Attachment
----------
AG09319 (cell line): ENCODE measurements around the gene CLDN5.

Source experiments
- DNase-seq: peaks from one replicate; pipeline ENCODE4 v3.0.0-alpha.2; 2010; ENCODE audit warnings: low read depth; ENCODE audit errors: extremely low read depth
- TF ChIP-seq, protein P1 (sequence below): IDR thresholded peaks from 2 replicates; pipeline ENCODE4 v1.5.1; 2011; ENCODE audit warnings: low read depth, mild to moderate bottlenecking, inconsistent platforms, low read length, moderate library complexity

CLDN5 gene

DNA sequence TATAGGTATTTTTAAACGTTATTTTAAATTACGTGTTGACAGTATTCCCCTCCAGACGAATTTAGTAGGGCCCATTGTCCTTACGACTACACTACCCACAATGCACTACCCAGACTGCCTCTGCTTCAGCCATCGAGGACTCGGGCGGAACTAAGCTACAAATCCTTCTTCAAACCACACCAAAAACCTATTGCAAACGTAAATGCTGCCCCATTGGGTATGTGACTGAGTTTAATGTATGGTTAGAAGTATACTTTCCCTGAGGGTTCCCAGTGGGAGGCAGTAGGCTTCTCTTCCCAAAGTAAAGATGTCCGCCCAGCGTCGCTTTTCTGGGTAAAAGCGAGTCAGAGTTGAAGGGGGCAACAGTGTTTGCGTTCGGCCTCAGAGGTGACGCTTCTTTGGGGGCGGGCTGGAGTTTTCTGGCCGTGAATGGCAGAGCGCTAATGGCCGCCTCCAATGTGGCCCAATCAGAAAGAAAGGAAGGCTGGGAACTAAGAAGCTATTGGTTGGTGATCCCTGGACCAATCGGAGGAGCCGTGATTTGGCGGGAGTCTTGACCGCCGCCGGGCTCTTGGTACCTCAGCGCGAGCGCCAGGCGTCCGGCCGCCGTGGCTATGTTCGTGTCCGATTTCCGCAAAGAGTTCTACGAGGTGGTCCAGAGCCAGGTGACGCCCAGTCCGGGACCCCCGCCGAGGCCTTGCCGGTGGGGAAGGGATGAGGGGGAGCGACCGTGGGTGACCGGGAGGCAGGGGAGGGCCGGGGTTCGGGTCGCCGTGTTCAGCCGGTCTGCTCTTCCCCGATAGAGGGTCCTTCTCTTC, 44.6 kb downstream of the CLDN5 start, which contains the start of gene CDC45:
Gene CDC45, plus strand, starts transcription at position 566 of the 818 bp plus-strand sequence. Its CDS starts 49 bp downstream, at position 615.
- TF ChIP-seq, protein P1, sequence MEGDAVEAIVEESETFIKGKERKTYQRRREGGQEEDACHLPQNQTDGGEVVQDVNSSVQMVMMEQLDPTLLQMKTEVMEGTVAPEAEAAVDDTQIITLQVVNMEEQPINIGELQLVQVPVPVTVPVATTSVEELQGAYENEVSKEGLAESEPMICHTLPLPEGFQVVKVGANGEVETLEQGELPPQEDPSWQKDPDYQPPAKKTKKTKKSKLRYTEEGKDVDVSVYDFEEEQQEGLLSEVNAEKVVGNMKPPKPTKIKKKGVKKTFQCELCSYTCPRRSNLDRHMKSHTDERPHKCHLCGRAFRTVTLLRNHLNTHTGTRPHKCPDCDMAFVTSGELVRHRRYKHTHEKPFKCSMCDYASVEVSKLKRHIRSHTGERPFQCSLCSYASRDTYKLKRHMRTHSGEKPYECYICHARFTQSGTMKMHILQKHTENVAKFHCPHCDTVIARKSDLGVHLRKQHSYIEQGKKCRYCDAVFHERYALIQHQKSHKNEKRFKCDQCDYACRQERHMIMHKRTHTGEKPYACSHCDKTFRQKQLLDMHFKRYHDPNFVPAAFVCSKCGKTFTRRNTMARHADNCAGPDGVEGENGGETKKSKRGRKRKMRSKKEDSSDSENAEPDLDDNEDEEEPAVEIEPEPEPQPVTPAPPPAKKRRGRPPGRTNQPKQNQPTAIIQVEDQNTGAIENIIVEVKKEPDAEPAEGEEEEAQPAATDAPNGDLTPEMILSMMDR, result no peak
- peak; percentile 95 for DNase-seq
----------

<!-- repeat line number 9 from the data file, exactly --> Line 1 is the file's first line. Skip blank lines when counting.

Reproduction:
- peak; percentile 95 for DNase-seq